Confessions of a fur-mama

 

Be warned, there’s something in here that may be genuinely distressing to anyone with even half a heart. Doubly so if you love dogs. But there’s also some funny things too, so, it’s all good. Read on.

So, we’ve had our rescue fur-baby a couple of months now. We’re still trying to untangle that mangled little mess that lives inside her head. We don’t know much about her. We know she’s an older dog. We know someone has been nice to her at some point. We also know that someone (or someones) hasn’t.

How?

Sadly, by her physical scars. And, even more sadly, by the psychological scars that little by little, she’s allowing us to see.

One example.

A training clicker.

The sound terrified her the first (and only) time we tried to use one. We were mystified. My hyper-perceptive vampiric sleuthiness (it’s a thing) was stumped. And then the penny dropped some time later. The sound is identical to a cigarette lighter. Now put that together with some of her smaller scars and…

Well…

If I ever meet the ones who did that to such a gentle, loving animal (or any animal), then my ‘no-biting-humansrule may become more of a guideline.

But in the meantime…

She’s sprawled out on her favourite (for she has many) fleecy throw, snoring and farting away to her little heart’s content. She’s still in that ‘can’t-quite-believe-it’s-real’ phase and gets really panicky if she does something wrong. Our hugs and reassurance still puzzle her.

We are now dealing with some separation anxiety issues. Which, to me, is a good thing. It means that she’s now attached to us. It means she trusts us (as does the sitting on my foot with her back to me). But she’s getting over them. She knows we’re definitely Team Fur-baby now.

We’ve learned this about her:

  • She hates puddles and getting wet
  • She already knows ‘high-five’, ‘shake hands’, ‘roll over’ and – bizarrely- how to cross the road safely (!)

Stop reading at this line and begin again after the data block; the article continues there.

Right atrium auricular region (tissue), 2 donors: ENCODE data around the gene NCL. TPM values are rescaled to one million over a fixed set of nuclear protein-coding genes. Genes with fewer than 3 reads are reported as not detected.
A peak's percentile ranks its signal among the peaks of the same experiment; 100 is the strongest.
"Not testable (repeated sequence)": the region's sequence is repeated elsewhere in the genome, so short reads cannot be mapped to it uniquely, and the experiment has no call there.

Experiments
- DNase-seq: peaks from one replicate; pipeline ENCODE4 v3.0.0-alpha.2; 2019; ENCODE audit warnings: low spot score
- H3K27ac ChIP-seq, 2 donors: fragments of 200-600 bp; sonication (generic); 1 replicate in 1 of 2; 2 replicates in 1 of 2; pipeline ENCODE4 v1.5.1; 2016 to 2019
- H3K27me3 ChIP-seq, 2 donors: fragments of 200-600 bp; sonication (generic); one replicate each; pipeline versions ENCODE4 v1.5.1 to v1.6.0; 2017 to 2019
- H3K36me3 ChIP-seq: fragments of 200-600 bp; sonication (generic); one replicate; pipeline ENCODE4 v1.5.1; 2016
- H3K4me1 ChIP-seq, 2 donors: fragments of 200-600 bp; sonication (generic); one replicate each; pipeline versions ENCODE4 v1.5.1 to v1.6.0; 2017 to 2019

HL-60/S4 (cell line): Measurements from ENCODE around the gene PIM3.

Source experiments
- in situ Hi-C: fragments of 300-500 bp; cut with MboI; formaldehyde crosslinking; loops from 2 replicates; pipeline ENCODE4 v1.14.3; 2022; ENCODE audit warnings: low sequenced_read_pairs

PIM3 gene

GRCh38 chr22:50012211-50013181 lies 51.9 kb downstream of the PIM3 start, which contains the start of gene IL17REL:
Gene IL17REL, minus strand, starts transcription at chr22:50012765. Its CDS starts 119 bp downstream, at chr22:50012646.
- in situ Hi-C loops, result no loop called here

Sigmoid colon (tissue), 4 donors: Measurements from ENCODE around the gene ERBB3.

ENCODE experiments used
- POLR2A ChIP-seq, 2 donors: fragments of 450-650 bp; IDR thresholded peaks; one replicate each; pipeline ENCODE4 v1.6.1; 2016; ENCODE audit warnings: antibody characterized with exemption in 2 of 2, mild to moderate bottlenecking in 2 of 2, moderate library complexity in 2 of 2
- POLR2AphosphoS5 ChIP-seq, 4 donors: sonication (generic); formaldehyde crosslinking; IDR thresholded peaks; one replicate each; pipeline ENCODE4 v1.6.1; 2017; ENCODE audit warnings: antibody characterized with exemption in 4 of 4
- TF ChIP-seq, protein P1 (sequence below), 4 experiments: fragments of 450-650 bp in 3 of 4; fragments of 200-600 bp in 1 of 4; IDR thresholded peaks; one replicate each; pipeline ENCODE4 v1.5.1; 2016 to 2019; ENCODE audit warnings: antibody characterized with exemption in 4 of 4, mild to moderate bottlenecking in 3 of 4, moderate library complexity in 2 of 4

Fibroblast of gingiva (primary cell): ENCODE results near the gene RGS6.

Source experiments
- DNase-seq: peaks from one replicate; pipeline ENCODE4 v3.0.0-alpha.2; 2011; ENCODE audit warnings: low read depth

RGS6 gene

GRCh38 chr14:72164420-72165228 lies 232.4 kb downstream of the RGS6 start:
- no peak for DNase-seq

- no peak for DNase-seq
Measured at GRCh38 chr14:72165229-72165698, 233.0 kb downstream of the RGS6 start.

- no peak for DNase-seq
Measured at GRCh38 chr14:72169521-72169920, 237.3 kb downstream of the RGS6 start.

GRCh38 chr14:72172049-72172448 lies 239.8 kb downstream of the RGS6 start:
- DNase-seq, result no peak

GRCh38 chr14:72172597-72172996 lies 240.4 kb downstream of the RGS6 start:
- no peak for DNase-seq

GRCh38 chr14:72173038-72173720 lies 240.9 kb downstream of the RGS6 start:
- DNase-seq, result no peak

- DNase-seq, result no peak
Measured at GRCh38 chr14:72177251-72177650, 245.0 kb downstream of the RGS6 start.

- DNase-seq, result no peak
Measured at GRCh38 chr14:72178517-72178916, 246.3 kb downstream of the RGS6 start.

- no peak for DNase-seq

• She learns very quickly
  • She pulls like a train and loves her rope toys (if you have a dislocated shoulder, she could easily reset it for you. However, if there’s someone you don’t like and wish they had a dislocated shoulder, it wouldn’t work. She’d just call 999/911. She’s about bright enough to.)
  • She can be hyper focused, but also easily distracted (ha! she takes after me!)
  • She’s obsessed with food. Especially chicken (nope. Not me. Well, the chicken part.)
  • Even more than being given food, she loves finding it herself.

ME: I’m just going out, Pup, I’ll be gone ten minutes.

DOG: No! Pleeeeeease! Don’t go!

And then, when faced with a puzzle ball containing treats…

ME: I’m just going out, Pup, I’ll be gone ten minutes.

DOG: (30 minutes later) Nom-nom-nom. Did somebody say something? Nom-nom-nom.

She’s also very communicative. She lets you know in no uncertain terms what she wants. And doesn’t want!

Do parents of small human children have this problem?

DOG: I wanna go out for a walk.

ME: Okay, let’s get your harness and lead and everything on and you can go out.

DOG: Don’t wanna.

ME: Then you can’t go out for walk.

Five minutes later…

DOG: I wanna go out for a walk.

ME: Then we’re putting your lead and everything on.

DOG: Nope. Nuh-uh. No way.

ME: You know the rules.

DOG: (grumbling) Pfft. Ohhh, alright then.

Gets harness and everything on (with much muttering on her part).

DOG: Don’t wanna go now. Spoilt my fun.

ME: Oh, we are going now!

10 minutes later…

DOG: Woweeee! This is the best day ever!

And nearly an hour later, after lots of (shall we say) negotiation as to route, we get back. I’ve enjoyed the fresh air. She’s enjoyed the stretching-her-legs.  And the sniffing. There’s always lots of sniffing. Grass verges are like Facebook for dogs. “Hmm. Nice post. Just leaving a comment…” We’ve both enjoyed the exercise. She is nicely worn out.

So what does she do next?

Run around the house like a thing possessed and then charges out like a mad fool into the garden.

Surely she can’t still have some reserves of energy in that little furry body? Have I not walked her enough?

Nope.

She is simply running out to survey her kingdom. For she is… Wonder Pooch! There she stands: ears up, tail up, right paw up, in full-on protection / surveillance mode. Have there been any threats to the kingdom in her absence? Any pretenders to her throne? Any evil crows, seagulls or (heaven forbid!) cats with a wicked design to overthrow her benevolent rule? Are there any individuals (regardless of number of legs) who have dared trespass upon her property to upset those under her kindly protection?

Nope.

Okay, all good.

And she trots back into the house again.

She plonks herself in front of the fire and gets back to one of her favourite jobs – destroying her rope toy.

All’s well with the world. I have protected you another day, my beloved hoomans. Chomp chomp chomp.

One Meme Mama

****WARNING****

This is another of those posts which are unsuitable for anyone of an oversensitive disposition, and may contain opinions which differ from yours.